Biomarker discovery in multiple myeloma by targeted absolute quantitative proteomics
The main goals of the project were i) to identify biomarkers involved in the malignant transformation from monoclonal gammopathy of undetermined significance (MGUS) to multiple myeloma (MM) and ii) to establish targeted quantitative mass spectrometry at the PROMEC core facility at NTNU/HMN. To accomplish the first goal, we aimed at analyzing a cohort of 20 samples from each group (MGUS and MM). Although 30 samples from MM patients were provided by the local myeloma biobank, we faced an unpredicted challenge at obtaining a satisfactory number of MGUS samples to fully develop this part of the project. Since the last report, a few additional MGUS sample were provided by the local biobank, totalizing 10 samples. However, this number is still too small to represent the MGUS group. As this project is also part of the ongoing work of the PhD candidate Aida Demirovic, there is a continuous effort to obtain samples from MGUS patients for proper statistical validation. Hence, we are currently contacting myeloma biobanks outside Norway in an attempt to overcome this issue. We expect that by obtaining a larger number of samples from each cohort, both shotgun mass spectrometry (carried out by Aida Demirovic) and absolute targeted quantitative strategies will aid in the discovery of biomarkers within malignant transformation and potential targets for therapeutic intervention. In parallel, we have analyzed samples from a single patient at the myeloma stage and after progression to secondary plasma cell leukemia (sPCL). Here, we have employed a combination of bottoms-up proteomic profiling, targeted quantitative mass spectrometry and quantitation of epigenetically modified DNA bases. Although data collected from a case study cannot necessarily be generalized to the wider population, it can be very useful to identify potential novel drug targets relevant for high-risk disease progression. Novel potential targets will also be monitored in the MGUS and MM cohorts.
As part of this project, targeted quantitative proteome profiling was effectively implemented at NTNU in the end of 2013. Since then, the demand for this strategy, named Parallel Reaction Monitoring (PRM), has greatly increased at DMF/St.Olav as well as from outside researchers. Our group has recently published a study combining PRM analysis to show that dysregulation in uracil processing is an important factor for the development of B-cell lymphomas (Pettersen HS et al., DNA repair (2015) 25:60-71). Moreover, together with Prof. Marit Otterlei, PRM was combined with iPOND (isolation of proteins on nascent DNA) to study DNA repair proteins on newly replicated DNA and monitor their spatiotemporal orchestration at replication forks. The manuscript is in preparation and will be submitted during this spring. Furthermore, due to the advantages of PRM, especially in comparison to western blot analysis, several collaborations have been established in the last couple of years including various translational research projects. Currently, targeted mass spectrometry has been employed at NTNU to (i) investigate autophagy mechanisms in multiple myeloma (together with Prof. Geir Bjørkøy’s group); (ii) identify receptors involved in malignant transformation in MM (Prof. Anders Sundan); (iii) elucidate roles of post-translational modifications of uracil DNA glycosylase (UNG) and basic research projects within DNA repair, development and malignant transformation of lymphomas and multiple myeloma and chemotherapeutic response, as well as treatment response in colon carcinoma cells (Prof. Geir Slupphaug); (iv) several projects involving DNA repair mechanisms and neuroscience (Prof. Magnar Bjørås); (v) basic research within DNA repair and projects related to APIM therapeutics (Prof. Marit Otterlei); (vi) unravel mechanisms associated with the development of gastric cancer (Prof. Ingunn Bakke), and (vii) exercise physiology projects (Prof. Ulrik Wisløff, ISB). Thus, the establishment of targeted proteomics has brought a positive impact on several areas of medical research locally and will likely become a cornerstone technology within translational medicine at NTNU/HMN.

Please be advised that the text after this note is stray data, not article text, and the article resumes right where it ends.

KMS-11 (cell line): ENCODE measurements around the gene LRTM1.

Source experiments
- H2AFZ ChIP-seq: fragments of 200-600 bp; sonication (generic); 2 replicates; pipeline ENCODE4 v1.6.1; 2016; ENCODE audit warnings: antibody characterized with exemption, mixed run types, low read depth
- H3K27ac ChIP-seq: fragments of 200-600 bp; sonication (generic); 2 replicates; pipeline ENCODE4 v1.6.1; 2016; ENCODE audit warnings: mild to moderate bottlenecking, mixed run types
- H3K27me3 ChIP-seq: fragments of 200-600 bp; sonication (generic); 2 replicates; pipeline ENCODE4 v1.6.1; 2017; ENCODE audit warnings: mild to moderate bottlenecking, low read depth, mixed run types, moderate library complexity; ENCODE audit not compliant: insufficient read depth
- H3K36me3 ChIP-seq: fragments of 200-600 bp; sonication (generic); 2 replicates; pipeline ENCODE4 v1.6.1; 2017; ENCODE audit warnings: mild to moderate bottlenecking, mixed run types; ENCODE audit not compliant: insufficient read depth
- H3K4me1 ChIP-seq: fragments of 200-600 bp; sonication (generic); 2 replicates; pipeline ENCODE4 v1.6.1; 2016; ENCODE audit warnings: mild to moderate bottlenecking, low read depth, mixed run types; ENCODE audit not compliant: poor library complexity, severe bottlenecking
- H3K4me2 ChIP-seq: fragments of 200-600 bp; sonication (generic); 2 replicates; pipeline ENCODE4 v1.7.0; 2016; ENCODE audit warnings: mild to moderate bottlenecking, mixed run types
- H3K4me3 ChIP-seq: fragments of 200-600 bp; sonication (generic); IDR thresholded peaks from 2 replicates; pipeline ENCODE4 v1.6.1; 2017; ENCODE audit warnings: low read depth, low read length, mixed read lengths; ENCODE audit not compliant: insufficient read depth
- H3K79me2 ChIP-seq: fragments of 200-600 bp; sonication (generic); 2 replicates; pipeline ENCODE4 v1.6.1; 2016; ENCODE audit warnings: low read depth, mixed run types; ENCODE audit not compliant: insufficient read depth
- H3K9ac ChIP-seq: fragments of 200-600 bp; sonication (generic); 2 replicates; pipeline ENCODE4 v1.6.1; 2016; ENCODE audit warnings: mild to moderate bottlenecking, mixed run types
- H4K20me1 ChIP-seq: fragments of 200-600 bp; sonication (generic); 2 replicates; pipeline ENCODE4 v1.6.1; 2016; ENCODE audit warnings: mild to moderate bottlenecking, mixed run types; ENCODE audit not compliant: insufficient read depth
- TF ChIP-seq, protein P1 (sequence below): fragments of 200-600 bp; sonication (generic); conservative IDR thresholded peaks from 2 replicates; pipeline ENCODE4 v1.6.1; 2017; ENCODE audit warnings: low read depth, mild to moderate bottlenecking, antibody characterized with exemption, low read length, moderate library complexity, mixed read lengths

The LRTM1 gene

Targeted mass spectrometry for the identification of biomarkers involved in the progression of multiple myeloma
Targeted mass spectrometry is a highly selective approach used to detect and quantify hundreds of target proteins in a single run. As part of the present project this technique was established at the PROMEC core facility at DMF. Currently, the technique has been employed for the identification of biomarkers within malignant transformation to multiple myeloma and in collaborative scientific efforts at NTNU.